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Volume 28 Issue 6 | Summer 2023

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Fast start to the summer and it just keeps going: Luminato walks with Little Amal; the Historical Organ Society comes to town; composer Carmen Braden is keeping busy; Phil Nimmons turns 100; TSM's metamorphosis; and check out live links in ads, listings and our easy surfing directory of summer festivals. See you August 30 for Volume 29 no.1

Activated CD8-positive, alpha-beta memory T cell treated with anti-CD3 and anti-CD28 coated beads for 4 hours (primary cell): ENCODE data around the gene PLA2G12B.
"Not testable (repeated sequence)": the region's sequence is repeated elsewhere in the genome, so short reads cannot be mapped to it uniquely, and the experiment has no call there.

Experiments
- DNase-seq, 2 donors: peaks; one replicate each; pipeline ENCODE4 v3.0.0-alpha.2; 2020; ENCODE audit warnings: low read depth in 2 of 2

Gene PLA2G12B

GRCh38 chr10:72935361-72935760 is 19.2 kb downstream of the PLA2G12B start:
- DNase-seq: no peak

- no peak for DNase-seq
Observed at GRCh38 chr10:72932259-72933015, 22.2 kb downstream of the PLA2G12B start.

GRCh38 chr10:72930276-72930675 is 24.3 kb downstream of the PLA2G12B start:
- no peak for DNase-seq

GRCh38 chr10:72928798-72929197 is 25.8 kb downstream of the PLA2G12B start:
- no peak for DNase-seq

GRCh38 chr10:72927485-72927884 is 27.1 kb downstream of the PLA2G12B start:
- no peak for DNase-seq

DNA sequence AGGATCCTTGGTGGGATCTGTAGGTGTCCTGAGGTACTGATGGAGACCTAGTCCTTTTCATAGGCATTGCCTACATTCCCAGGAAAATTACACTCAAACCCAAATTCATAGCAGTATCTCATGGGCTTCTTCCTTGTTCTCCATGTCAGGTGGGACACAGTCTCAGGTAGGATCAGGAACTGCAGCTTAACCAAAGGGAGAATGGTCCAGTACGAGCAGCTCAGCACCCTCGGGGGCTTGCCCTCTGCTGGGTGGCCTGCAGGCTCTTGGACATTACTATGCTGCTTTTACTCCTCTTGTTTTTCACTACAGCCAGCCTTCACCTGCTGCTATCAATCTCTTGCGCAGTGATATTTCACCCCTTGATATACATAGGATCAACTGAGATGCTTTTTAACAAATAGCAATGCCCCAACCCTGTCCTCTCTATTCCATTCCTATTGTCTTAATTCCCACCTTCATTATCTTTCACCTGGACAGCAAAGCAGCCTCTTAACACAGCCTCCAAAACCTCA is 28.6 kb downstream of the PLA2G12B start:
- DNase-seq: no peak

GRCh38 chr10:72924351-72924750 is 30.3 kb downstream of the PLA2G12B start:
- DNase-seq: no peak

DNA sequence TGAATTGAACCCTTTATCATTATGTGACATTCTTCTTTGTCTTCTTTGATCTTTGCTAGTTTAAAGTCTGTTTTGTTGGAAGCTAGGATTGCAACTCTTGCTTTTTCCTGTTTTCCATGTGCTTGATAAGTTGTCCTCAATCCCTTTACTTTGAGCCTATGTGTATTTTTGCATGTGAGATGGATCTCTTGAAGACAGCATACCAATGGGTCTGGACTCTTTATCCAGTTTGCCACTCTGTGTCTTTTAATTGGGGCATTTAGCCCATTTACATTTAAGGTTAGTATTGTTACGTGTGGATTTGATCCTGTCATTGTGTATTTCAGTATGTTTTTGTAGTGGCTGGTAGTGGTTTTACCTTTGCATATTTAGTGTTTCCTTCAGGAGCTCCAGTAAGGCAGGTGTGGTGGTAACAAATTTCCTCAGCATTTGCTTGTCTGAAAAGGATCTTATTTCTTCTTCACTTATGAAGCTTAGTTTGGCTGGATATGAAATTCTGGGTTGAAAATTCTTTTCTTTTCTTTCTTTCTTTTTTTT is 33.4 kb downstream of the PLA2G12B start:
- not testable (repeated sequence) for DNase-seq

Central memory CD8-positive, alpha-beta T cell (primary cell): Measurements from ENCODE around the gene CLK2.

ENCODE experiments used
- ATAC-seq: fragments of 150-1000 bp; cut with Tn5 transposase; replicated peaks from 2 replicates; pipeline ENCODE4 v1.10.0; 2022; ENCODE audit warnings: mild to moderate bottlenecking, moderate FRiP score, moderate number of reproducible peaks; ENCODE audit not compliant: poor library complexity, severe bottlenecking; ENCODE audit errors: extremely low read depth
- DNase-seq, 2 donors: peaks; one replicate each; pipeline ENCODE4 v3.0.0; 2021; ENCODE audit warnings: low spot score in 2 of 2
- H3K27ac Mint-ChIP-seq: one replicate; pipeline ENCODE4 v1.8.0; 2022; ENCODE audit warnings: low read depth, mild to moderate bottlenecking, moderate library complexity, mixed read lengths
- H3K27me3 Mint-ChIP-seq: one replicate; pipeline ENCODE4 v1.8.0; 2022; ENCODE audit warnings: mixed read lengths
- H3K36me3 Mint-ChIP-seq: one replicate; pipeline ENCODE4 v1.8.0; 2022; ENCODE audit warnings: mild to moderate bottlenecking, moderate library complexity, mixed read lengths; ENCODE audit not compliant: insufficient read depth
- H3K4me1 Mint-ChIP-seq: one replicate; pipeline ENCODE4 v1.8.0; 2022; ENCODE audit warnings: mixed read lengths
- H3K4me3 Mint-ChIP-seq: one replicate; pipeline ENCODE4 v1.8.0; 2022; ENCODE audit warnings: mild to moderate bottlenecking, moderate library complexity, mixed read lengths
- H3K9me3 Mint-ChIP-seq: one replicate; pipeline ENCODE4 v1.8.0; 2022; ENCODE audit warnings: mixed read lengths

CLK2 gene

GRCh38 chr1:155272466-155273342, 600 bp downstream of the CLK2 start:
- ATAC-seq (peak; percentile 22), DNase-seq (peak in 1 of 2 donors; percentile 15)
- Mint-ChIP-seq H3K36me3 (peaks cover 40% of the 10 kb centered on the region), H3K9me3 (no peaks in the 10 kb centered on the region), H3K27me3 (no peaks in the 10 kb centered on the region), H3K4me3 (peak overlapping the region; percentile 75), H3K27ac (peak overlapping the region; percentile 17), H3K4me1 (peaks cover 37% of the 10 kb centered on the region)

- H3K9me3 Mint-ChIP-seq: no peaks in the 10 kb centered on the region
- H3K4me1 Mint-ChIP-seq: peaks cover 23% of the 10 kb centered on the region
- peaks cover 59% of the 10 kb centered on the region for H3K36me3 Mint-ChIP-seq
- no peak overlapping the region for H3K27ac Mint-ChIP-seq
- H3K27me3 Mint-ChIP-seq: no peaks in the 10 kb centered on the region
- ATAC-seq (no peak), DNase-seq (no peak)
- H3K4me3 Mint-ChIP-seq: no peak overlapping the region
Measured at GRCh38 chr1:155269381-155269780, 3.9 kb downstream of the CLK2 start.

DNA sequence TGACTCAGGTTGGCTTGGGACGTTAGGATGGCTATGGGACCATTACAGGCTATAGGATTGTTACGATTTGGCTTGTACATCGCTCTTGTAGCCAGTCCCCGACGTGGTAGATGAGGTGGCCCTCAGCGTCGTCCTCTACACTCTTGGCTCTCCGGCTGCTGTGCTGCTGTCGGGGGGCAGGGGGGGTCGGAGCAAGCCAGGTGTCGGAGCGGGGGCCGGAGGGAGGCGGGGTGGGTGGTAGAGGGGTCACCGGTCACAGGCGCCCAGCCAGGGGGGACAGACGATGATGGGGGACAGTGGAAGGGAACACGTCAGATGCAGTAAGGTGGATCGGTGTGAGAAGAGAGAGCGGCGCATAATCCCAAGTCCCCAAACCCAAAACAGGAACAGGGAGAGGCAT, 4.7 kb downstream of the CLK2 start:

Flute, mandolins and low